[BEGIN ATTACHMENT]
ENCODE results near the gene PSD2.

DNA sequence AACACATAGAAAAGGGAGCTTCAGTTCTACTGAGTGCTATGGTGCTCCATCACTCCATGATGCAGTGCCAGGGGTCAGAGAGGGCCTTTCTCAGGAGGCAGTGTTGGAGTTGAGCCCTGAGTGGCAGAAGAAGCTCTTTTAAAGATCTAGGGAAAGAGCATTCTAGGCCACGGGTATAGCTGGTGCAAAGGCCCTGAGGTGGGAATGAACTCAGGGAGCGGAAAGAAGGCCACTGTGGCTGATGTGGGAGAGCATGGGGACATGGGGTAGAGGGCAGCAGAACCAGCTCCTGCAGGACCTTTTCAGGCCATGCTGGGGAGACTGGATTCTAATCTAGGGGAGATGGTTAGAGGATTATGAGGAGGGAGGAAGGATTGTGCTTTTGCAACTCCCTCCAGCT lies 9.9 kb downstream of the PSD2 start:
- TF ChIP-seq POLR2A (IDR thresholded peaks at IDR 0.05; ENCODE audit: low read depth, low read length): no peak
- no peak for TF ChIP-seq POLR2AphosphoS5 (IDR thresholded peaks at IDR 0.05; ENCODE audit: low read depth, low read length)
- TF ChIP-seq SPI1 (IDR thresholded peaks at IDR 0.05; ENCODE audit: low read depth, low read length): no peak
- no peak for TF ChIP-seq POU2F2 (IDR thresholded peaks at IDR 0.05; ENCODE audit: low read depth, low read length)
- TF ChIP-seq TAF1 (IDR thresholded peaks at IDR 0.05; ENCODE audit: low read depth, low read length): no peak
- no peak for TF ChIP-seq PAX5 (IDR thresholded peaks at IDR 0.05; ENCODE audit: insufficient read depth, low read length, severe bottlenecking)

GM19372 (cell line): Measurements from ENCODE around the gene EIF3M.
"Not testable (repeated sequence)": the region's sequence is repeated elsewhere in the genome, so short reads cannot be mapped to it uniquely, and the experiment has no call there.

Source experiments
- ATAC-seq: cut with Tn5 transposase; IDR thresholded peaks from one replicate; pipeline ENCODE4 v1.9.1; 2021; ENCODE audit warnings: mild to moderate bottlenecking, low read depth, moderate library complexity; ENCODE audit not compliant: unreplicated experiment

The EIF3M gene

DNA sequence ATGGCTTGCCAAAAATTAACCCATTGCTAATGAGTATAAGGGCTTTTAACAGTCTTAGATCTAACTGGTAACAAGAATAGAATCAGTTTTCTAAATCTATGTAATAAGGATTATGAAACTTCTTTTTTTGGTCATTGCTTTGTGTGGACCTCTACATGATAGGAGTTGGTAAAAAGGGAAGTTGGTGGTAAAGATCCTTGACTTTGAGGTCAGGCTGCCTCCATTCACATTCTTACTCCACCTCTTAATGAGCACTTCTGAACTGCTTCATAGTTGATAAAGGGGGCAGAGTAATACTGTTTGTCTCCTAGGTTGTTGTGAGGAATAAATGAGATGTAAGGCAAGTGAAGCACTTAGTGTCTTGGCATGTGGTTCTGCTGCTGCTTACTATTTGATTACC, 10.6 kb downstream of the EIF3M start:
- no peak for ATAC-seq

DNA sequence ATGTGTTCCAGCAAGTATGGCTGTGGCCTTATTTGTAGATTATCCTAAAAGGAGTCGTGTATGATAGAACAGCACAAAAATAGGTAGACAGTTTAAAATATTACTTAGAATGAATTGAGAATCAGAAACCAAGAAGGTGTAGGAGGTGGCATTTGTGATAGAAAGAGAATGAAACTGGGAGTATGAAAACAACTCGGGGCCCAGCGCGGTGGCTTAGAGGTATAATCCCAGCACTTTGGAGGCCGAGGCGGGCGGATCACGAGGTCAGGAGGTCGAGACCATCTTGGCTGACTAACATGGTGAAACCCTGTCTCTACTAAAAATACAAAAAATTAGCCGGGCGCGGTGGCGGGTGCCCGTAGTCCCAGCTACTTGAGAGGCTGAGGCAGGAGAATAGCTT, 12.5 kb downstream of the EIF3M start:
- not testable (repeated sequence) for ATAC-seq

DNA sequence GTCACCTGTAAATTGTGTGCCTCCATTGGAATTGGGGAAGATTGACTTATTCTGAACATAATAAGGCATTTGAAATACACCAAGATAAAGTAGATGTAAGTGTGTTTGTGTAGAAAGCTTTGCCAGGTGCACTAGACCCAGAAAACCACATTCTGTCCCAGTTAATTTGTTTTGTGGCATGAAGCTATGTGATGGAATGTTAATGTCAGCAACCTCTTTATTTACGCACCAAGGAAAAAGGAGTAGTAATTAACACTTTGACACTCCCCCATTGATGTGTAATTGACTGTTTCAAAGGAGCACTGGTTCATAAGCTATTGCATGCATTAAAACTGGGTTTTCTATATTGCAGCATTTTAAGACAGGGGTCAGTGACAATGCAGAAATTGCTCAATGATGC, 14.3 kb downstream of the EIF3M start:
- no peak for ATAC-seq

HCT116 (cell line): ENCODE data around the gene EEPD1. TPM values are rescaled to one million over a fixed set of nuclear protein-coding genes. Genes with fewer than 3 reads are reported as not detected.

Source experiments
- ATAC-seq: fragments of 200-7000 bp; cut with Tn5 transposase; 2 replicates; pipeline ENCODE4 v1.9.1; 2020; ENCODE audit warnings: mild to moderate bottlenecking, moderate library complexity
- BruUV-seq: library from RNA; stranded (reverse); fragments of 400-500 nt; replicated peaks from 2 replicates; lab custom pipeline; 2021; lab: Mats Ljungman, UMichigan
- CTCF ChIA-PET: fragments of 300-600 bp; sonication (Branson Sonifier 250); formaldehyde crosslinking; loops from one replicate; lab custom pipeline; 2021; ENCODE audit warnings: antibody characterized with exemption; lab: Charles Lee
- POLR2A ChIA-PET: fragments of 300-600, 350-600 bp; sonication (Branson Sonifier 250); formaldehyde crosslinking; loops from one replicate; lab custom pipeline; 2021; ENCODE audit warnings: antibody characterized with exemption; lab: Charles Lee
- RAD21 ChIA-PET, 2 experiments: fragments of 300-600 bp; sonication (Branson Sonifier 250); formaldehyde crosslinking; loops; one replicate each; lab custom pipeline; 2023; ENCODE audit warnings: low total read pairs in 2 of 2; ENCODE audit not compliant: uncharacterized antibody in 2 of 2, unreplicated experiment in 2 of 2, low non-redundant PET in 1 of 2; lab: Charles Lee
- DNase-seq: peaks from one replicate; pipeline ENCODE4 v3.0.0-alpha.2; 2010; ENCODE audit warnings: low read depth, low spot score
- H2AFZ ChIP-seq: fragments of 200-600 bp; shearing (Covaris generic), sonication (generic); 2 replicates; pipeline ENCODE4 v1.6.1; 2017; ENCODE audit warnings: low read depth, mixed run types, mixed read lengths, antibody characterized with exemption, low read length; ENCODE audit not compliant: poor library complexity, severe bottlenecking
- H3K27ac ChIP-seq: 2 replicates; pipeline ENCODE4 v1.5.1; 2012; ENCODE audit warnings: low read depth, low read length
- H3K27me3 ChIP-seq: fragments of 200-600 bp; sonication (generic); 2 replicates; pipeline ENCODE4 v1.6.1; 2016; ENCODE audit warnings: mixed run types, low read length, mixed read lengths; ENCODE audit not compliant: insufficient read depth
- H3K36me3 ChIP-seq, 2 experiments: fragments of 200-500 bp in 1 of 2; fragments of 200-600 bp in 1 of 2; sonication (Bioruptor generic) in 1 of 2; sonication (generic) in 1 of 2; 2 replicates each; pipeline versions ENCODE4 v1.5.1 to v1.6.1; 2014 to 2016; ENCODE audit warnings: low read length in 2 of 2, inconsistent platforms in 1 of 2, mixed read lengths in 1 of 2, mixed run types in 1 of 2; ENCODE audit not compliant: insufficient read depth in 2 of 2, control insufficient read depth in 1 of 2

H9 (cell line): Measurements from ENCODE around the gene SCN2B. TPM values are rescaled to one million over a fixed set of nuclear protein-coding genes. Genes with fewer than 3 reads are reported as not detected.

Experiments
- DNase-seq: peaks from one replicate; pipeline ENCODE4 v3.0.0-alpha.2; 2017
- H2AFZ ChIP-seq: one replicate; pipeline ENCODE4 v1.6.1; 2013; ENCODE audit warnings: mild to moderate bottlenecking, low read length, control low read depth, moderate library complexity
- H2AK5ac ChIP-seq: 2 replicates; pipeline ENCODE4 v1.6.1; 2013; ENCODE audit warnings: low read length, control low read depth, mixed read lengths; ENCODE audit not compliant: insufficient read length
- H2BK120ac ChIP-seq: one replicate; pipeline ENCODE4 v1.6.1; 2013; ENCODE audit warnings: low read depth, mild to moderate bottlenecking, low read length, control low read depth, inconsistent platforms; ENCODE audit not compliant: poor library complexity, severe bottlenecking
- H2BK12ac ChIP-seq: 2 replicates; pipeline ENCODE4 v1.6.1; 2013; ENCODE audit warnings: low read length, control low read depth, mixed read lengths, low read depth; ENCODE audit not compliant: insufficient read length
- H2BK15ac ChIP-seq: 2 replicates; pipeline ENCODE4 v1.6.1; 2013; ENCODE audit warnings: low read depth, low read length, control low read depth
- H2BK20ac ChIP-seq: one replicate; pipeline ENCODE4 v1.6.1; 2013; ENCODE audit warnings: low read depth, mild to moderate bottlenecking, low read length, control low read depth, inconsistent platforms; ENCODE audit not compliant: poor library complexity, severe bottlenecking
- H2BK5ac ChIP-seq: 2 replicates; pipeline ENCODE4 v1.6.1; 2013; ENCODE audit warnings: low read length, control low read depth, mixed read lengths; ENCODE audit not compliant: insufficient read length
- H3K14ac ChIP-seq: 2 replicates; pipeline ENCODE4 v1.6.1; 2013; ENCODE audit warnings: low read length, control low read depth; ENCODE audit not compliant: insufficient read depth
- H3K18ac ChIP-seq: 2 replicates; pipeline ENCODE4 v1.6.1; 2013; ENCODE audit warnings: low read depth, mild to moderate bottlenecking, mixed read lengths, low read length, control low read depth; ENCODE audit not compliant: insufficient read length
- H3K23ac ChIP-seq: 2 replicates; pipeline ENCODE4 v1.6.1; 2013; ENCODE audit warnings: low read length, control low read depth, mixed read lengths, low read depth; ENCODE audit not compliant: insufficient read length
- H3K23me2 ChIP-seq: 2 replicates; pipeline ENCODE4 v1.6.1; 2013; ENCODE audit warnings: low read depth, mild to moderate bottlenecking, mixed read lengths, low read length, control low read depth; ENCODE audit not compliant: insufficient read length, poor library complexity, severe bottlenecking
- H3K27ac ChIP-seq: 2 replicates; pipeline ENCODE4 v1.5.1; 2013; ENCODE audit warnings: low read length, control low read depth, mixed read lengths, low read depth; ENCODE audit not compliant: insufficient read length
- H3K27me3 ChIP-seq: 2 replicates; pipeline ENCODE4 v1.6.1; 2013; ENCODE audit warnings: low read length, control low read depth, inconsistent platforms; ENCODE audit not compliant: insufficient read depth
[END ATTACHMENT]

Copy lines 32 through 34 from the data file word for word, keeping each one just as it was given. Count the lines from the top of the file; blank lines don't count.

H9 (cell line): Measurements from ENCODE around the gene SCN2B. TPM values are rescaled to one million over a fixed set of nuclear protein-coding genes. Genes with fewer than 3 reads are reported as not detected.

Experiments
- DNase-seq: peaks from one replicate; pipeline ENCODE4 v3.0.0-alpha.2; 2017